Tuesday, May 28, 2024
May 28, 2024

Rainwater harvest and management course offered

Ken Nentwig has worked on the ground in the rainwater harvesting and management industry for years, and is eager to share his knowledge with islanders.

“I’m just back from California, training rainwater practitioners for their ASSE certification exams as designers and installers,” he said last week. “Everywhere you look, water is the topic — either not enough, or suddenly too much of it.”

And while B.C.’s coast obviously receives a lot of rainfall, he said, “gardening is hampered in summer with drought conditions and many areas are seeing aquifer problems due to oversubscription of the available ground water. Rainwater harvesting can be one tool that helps mitigate water shortages being experienced across southwest B.C. and across the globe.”

Beginning Sept. 11, Nentwig is leading a three-month online Rainwater Harvesting and Management course. Offered through Gaia College, it has been in place for several years and offers an overview of water problems, rainwater system design and how-to’s for the homeowner and do-it-yourselfer.

“Understanding nature’s manner of sending and managing water in the environment is key to us being able to work within those parameters for safe, efficient and suitable applications of the abundant winter rainfall we receive on the B.C. West Coast. Builders, developers and approvers all can benefit from the knowledge available through this course.”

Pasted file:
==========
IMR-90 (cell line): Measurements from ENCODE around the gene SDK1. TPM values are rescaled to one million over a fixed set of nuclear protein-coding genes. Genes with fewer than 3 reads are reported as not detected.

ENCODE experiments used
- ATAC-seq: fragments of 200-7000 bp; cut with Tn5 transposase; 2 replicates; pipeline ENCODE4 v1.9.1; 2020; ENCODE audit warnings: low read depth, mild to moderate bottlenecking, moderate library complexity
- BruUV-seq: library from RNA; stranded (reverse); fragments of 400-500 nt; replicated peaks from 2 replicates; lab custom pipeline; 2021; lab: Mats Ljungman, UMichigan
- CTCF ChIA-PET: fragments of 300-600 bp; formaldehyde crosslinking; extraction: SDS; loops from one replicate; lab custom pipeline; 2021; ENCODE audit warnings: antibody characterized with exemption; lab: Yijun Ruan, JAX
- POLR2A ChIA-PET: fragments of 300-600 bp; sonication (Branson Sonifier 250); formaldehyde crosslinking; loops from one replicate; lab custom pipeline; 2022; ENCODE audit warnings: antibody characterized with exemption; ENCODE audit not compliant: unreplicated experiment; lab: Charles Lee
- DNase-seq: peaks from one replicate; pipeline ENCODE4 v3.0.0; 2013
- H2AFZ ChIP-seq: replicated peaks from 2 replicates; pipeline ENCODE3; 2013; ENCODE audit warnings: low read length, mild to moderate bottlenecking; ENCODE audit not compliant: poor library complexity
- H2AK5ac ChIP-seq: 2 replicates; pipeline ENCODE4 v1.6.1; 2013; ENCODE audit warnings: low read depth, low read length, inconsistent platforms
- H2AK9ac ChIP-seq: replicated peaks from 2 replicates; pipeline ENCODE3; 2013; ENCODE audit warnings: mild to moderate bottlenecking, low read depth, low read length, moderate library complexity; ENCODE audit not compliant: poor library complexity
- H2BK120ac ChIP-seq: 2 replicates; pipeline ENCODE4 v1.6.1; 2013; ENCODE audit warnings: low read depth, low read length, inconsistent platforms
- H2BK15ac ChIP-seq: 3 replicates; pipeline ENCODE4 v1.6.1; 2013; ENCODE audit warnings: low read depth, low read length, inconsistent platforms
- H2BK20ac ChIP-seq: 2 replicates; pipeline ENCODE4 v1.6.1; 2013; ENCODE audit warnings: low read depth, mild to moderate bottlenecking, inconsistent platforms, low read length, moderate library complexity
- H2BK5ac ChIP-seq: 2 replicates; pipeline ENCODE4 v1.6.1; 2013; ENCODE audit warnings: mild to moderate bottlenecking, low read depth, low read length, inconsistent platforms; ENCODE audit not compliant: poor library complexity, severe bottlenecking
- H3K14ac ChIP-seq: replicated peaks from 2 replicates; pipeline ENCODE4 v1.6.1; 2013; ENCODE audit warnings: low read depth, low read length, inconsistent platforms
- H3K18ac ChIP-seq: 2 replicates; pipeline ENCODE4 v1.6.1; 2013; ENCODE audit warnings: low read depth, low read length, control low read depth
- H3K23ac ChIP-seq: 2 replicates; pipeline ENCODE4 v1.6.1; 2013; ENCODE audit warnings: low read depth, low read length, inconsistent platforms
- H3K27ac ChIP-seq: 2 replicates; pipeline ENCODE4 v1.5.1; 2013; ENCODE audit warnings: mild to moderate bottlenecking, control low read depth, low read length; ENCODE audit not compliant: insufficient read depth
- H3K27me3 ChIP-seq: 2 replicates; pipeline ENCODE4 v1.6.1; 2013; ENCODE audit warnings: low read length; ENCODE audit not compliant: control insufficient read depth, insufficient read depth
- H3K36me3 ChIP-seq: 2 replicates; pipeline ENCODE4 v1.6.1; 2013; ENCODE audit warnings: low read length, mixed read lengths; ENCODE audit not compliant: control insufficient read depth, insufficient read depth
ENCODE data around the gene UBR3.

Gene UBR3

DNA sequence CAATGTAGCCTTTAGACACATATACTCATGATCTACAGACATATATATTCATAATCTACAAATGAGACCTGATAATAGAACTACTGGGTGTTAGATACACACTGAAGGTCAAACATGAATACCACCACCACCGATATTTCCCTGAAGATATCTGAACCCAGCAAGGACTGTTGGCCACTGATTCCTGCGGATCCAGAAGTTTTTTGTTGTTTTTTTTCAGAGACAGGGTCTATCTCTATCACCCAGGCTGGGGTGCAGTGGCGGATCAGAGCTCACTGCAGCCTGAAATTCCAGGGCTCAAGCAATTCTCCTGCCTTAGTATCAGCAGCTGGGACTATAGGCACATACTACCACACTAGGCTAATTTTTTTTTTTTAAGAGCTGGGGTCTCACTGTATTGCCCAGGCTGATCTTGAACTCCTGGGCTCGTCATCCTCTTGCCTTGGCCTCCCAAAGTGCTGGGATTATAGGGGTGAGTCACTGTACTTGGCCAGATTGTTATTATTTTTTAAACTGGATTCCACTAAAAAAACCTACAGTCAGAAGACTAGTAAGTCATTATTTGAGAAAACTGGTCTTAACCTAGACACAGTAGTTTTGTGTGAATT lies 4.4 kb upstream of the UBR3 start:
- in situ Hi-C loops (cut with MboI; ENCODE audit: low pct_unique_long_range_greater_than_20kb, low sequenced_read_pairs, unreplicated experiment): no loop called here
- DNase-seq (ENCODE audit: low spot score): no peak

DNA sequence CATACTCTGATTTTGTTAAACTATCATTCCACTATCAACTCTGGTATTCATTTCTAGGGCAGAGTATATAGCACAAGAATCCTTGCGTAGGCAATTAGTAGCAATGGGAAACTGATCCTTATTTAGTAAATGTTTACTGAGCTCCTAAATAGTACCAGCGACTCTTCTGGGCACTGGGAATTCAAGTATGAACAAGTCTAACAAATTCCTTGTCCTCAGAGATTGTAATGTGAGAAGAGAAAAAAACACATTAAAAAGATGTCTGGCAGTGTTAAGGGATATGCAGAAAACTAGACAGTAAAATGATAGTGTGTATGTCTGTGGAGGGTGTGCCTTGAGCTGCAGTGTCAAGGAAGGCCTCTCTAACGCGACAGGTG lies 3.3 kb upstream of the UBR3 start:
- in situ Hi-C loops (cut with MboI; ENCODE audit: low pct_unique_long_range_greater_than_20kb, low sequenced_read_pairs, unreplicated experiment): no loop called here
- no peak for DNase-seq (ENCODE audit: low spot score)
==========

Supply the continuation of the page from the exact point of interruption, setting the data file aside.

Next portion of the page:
Nentwig has worked on numerous projects on the Gulf Islands and Vancouver Island in recent years.

Most are preliminary designs, he said, covering the feasibility and sizing of storage and components for systems. Applications range from irrigation to flushing to full potable usage, and even a few for multiple-family applications. Stormwater management aspects are sometimes a part of the overall concepts, where excess runoff from a roof or the ground surface can be infiltrated into the soil. Installations in these areas have included potable use for a cottage, fire suppression storage, and irrigation storage outdoors or in the crawl space below the residence.

He has also worked with the technical working group of the Salt Spring Island Watershed Protection Alliance.

Nentwig’s background is landscape architecture, and he is certified through American Society of Sanitary Engineering (ASSE) 21000 as a rainwater harvesting practitioner.

“I am also deeply involved in the ASSE and American Rainwater Catchment Systems Association training program evolution, and have developed a Canadian certification program through the Canadian Association of Rainwater Management based on the CSA Rainwater Standard.”

For more information about the Gaia Rainwater Harvesting and Management course, see gaiacollege.ca.

Sign up for our newsletter and stay informed

Receive news headlines every week with our free email newsletter.

Other stories you might like

Developers ask to join Fulford Water System

Planners for a new development at the site of the former Fulford Inn are asking Fulford Water System (FWS) commission members to recommend the...

LCC disburses grants-in-aid

Salt Spring officials anguished over community funding last week, as requests exceeded the available budget — and tough decisions were hammered out.  The island’s Local...

Library’s Truth & Reconciliation efforts earn award

Salt Spring Island Public Library has been recognized for its Truth and Reconciliation work through a British Columbia Library Association (BCLA) award. Library director Karen...

Editorial: Missing terminal upgrade piece

If good things come to those who wait, we were hopeful that whatever was coming to the neighbourhood around the Vesuvius Bay ferry terminal...

LEAVE A REPLY

Please enter your comment!
Please enter your name here